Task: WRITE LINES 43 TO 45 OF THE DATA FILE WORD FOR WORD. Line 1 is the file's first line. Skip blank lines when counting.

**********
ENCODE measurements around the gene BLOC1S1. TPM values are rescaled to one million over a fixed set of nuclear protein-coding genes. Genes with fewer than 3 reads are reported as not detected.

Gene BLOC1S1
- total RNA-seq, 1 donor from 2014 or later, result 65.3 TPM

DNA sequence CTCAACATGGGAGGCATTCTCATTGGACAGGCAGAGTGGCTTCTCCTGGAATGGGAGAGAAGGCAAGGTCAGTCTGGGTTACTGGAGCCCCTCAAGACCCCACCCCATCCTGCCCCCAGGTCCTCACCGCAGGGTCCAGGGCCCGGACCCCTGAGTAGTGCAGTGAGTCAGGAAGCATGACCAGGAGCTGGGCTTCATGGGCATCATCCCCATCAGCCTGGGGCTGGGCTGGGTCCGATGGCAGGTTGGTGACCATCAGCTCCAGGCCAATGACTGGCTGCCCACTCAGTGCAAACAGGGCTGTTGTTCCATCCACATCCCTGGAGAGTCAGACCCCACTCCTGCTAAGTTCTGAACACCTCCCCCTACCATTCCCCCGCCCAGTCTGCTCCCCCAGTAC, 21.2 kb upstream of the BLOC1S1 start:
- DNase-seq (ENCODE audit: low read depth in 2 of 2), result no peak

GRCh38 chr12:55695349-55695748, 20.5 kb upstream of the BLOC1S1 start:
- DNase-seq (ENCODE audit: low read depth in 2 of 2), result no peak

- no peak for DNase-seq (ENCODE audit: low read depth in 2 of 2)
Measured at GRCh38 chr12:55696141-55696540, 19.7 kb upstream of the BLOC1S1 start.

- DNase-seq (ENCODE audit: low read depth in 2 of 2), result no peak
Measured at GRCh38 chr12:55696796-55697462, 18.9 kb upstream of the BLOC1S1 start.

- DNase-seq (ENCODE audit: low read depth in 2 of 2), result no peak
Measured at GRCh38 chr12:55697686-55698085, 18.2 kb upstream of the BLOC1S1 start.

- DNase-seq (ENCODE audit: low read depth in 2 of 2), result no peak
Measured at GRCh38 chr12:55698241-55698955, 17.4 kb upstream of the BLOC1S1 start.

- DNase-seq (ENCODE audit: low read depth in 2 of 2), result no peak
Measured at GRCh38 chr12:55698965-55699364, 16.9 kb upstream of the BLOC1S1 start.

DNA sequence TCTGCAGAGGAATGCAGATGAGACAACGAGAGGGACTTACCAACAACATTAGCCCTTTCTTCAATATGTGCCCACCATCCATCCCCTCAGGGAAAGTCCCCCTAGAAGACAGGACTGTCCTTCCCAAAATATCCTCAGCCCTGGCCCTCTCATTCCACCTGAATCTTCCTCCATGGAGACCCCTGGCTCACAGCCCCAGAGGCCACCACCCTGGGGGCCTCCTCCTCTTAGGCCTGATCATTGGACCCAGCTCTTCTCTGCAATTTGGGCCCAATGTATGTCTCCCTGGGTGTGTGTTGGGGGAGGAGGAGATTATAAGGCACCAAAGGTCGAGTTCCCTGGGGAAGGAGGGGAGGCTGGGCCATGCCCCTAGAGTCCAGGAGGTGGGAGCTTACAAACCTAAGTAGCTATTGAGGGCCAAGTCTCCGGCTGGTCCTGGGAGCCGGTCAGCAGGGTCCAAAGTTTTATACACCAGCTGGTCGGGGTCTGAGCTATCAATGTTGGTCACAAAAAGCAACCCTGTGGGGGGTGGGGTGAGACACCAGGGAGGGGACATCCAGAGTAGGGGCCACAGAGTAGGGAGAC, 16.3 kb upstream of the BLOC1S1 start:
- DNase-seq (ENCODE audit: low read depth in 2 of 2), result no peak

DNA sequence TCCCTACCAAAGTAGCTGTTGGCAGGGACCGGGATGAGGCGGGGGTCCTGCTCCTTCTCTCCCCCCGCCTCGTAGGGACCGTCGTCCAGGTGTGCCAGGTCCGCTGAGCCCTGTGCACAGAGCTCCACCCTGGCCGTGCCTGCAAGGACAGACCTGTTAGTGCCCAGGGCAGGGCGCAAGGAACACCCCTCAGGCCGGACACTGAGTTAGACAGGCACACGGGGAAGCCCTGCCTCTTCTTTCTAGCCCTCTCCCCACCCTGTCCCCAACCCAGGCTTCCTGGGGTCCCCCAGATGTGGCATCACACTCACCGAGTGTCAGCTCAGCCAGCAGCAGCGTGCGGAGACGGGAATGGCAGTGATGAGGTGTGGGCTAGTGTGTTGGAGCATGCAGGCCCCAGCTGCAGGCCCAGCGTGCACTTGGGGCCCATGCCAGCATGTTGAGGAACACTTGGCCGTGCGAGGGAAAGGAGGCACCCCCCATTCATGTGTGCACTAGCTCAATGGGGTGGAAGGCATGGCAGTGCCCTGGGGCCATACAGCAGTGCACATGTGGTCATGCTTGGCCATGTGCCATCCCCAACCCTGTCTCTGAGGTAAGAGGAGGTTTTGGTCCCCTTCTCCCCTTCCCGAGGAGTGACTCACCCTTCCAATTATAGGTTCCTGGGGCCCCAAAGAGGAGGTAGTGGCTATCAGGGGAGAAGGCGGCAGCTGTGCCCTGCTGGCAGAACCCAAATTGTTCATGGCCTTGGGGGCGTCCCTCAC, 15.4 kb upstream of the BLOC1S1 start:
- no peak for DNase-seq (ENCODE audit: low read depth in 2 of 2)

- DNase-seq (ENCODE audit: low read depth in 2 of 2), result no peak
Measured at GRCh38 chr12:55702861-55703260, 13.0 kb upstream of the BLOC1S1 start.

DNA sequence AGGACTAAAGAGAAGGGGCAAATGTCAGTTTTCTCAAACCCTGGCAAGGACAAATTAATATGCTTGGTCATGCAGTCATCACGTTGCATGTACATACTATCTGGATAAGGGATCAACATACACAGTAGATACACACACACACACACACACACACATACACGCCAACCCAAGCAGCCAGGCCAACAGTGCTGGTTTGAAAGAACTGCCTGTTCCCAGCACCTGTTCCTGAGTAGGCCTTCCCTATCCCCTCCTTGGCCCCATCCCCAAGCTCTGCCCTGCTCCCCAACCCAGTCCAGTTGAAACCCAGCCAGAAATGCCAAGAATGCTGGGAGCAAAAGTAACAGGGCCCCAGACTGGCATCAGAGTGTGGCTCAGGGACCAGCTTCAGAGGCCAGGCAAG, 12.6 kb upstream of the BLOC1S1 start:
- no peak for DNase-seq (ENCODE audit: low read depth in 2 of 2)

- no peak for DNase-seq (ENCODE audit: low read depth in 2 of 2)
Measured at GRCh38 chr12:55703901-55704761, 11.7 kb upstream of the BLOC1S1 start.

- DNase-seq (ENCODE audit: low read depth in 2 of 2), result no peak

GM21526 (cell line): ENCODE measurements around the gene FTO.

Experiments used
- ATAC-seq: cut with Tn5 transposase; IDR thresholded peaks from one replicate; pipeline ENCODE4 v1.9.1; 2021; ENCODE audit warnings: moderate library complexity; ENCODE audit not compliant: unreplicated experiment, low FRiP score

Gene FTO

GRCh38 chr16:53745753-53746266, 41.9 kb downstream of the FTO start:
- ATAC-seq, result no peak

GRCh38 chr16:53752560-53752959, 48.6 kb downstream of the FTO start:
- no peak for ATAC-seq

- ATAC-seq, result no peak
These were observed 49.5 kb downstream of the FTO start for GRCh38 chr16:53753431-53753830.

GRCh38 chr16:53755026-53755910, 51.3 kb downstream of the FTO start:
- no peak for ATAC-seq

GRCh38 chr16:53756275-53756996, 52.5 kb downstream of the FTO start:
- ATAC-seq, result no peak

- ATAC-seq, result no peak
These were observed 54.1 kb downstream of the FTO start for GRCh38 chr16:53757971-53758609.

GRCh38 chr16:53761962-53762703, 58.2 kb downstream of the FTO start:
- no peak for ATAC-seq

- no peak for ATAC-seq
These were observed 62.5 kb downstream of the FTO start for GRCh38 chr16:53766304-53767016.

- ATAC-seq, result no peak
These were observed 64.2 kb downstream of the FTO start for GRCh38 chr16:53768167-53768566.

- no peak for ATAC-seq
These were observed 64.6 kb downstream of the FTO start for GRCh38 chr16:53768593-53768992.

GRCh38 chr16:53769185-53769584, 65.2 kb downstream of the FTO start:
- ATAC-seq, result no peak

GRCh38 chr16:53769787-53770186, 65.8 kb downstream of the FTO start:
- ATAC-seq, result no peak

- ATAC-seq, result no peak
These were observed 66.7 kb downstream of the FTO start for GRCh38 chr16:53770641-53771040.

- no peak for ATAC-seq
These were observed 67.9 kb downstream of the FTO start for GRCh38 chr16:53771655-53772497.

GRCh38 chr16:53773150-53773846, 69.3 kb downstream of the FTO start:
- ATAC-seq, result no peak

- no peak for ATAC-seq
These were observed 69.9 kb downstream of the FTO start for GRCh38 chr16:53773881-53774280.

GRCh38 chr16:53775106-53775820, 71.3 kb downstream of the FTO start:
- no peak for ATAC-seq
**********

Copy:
- ATAC-seq, result no peak
These were observed 54.1 kb downstream of the FTO start for GRCh38 chr16:53757971-53758609.

GRCh38 chr16:53761962-53762703, 58.2 kb downstream of the FTO start: